[jump] African-American artists have been creating performance art, the practice of performance conducted in a visual-arts context, since the concept emerged in the 1960s, but Valerie Cassel Oliver, senior curator of the Contemporary Arts Museum Houston, says that there's been a lack of acknowledgement of their contributions. "Radical Presence" is the first major exhibition that looks at the history of African American performance in art, and she hopes that it will lead to more attention given to the subject.
Cassel Oliver differentiates performance art from theater, music, or dance in that with performance art, there's always visual objects either used in the performance or created as documentation of the performance event. African American performance artists, like other performance artists, have often worked in various disciplines, using "a hybrid way of working," she says. Their performances have had visual applications or elements where the object has been the primary element. "There's always forethought to the object left behind," she says.
In addition, black performance artists "don't use the trappings of theater," she says. Instead, they often go out into the world to create the performance. For example, in the exhibit there are photographs of Lorraine O'Grady's Mlle. Bourgeoise Noire, performed from 1980 to 1983, where O'Grady would wear a dress made of 180 white gloves, paired with a beauty-contestant tiara and sash and show up unannounced at high profile art events. There are also photographs of O'Grady's performance Art Is, where she took a picture frame to the African American Day Parade in New York City in 1983 and placed it around the faces of people she passed. In both works, O'Grady places criticism on the contemporary art world in its exclusion of people of color.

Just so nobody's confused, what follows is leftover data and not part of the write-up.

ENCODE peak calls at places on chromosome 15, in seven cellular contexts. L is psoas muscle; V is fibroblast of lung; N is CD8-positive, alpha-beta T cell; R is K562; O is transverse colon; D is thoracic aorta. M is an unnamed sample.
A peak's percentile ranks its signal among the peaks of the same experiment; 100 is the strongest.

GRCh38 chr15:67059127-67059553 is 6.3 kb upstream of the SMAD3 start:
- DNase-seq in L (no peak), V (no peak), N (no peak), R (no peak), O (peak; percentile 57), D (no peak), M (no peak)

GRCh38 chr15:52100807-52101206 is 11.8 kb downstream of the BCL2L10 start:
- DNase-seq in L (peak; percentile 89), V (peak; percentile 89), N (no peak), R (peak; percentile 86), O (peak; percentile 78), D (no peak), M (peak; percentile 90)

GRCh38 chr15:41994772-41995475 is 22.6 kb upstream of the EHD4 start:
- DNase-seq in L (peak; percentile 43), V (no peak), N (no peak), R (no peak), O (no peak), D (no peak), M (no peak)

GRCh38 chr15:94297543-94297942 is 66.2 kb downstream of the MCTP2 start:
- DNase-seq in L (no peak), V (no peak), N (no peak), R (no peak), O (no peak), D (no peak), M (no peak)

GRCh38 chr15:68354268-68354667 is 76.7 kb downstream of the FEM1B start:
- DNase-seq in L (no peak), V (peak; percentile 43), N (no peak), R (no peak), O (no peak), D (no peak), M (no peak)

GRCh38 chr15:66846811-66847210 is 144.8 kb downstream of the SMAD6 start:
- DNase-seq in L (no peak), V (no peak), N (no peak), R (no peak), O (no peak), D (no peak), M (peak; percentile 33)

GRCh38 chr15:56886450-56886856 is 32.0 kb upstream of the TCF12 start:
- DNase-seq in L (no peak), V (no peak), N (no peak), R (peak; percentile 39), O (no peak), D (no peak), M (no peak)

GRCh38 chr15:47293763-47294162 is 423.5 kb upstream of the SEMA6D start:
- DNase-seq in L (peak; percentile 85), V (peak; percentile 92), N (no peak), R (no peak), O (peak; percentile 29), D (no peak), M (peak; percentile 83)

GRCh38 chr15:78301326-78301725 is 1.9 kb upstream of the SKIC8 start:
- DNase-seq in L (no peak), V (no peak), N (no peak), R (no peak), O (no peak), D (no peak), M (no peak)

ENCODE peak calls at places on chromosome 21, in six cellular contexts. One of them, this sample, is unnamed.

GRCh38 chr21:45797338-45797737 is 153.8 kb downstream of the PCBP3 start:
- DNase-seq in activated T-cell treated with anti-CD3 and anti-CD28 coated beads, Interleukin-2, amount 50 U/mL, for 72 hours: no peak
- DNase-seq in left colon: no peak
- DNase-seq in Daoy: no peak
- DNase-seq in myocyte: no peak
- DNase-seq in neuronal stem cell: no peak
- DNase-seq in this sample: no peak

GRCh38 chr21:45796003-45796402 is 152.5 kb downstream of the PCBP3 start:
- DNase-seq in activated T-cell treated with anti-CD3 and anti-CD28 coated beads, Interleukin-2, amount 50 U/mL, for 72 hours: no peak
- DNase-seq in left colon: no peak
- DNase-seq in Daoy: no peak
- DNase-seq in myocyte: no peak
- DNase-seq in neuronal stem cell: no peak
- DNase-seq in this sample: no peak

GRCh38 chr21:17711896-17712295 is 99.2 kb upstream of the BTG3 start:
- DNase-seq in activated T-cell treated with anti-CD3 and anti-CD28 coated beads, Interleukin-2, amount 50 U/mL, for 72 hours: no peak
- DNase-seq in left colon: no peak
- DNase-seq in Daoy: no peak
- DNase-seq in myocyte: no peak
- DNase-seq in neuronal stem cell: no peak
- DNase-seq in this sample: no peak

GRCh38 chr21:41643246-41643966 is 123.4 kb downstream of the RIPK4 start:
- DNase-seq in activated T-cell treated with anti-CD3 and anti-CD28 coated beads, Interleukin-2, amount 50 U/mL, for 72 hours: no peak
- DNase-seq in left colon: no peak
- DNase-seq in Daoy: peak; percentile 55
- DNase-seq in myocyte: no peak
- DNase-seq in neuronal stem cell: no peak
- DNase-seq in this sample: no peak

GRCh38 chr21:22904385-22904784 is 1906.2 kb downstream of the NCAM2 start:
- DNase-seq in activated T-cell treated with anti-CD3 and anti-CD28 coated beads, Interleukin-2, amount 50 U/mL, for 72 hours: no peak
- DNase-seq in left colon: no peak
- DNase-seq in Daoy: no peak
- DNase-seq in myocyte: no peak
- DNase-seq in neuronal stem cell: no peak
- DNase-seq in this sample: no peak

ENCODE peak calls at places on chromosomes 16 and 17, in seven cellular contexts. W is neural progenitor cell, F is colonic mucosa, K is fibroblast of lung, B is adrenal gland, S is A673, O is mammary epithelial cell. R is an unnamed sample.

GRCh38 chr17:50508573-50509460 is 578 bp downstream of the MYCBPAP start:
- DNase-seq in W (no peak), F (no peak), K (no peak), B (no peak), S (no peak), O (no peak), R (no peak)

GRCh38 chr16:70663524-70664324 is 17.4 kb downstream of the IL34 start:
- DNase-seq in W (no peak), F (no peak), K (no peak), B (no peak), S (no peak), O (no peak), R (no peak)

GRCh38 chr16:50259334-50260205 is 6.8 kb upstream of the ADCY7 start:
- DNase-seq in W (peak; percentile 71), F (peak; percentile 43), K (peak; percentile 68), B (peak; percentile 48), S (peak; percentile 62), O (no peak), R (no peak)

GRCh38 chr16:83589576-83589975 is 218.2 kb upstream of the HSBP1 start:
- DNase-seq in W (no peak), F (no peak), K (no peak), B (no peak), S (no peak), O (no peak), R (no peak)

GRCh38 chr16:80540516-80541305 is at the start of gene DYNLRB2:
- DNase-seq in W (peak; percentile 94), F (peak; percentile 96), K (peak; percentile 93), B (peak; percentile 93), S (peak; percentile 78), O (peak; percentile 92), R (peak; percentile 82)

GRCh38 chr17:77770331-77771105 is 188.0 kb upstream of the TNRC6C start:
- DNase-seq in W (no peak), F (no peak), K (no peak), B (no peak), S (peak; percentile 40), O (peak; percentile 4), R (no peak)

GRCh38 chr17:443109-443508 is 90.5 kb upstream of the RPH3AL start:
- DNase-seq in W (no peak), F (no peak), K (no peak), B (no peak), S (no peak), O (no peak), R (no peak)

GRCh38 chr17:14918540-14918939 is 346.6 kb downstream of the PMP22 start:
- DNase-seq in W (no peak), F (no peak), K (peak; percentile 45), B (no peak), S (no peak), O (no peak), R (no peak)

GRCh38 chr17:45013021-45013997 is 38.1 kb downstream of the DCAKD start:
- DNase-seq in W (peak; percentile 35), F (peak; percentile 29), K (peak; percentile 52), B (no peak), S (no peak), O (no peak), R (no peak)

The show also looks at how we define performance art, especially in the internet age. Cassel Oliver chooses to include Jayson Musson's Hennessy Youngman's Art Thoughtz series, which was created from 2010 to 2012 and posted on YouTube. Musson's tongue-in-cheek commentary on art institutions (he sells an MFA on DVD for $4.99) serve as an example of digital performance art. Its inclusion in the show speaks to the new and ever changing ways performance artists choose to express their work.
Fionn Meade, the Walker's senior curator of cross-disciplinary platforms, helped coordinate the show's iteration at the Walker. He believes "Radical Presence" shares a nice crossover with "Art Expanded: 1958-1978," which opened earlier this summer and features many early performance artists, including Fluxus artist Ben Patterson, whose work can be seen in both exhibits. Meade believes that the Walker's galleries permit breathing room for the works, allowing some moments to have a bit more space around them. You can see this especially in Pope. L's Costume Made of Nothing (2012-2014), which will be animated by a performer at the opening event tonight. The piece includes a hole in a wall, into which the performer places his arm, so it looks like it has disappeared. Rather than simply displaying the one side of the wall, the Walker's display of the piece allows you to see the contraption on the other side as well, giving an inside look at how the piece is created.
In addition to Pope L's work, the opening-night performances will include a sound piece made in homage to Terry Adkins that uses four 18-foot-long brass horns played by local musicians; Senga Nengudi's Untitled (RSVP)(2013), where performer Maren Hassinger stretches nylon stockings filled with sand through choreographed movements; and Jacolby Satterwhite's Orifice (2010-2012), where the artist will perform in his military cyborg body suit.
This Saturday at 1 p.m., Jamal Cyrus will perform Texas Fried Tenor (2012), where he demonstrates how to bread and deep-fry a saxophone. An hour later, there's a panel discussion with Cassel Oliver along with artists Adam Pendleton, Jacolby Satterwhite, and Xaviera Simmons. At 4 p.m., Maren Hassinger will perform in the galleries.
Later on this year, Benjamin Patterson will perform his participatory piece Pond (1962); Coco Fusco will give a lecture, as Dr. Zira from the 1968 movie Planet of the Apes, on economic violence from an evolutionary perspective; and Trenton Doyle Hancock will perform.
Additionally, Theaster Gates's See, Sit, Sup, Sip Sing: Holding Court, a work that invites people to gather around a large classroom table to exchange ideas, will be ongoing throughout the run. The Walker will be holding meetings at the table, and invite others to use it as well as a place for thoughts and ideas. The table will also travel to Juxtaposition Arts in Minneapolis for a concurrent satellite program.
IF YOU GO:
Walker Art Center
Through January 4, 2015
The opening reception is 6 to 9 p.m. Thursday, July 24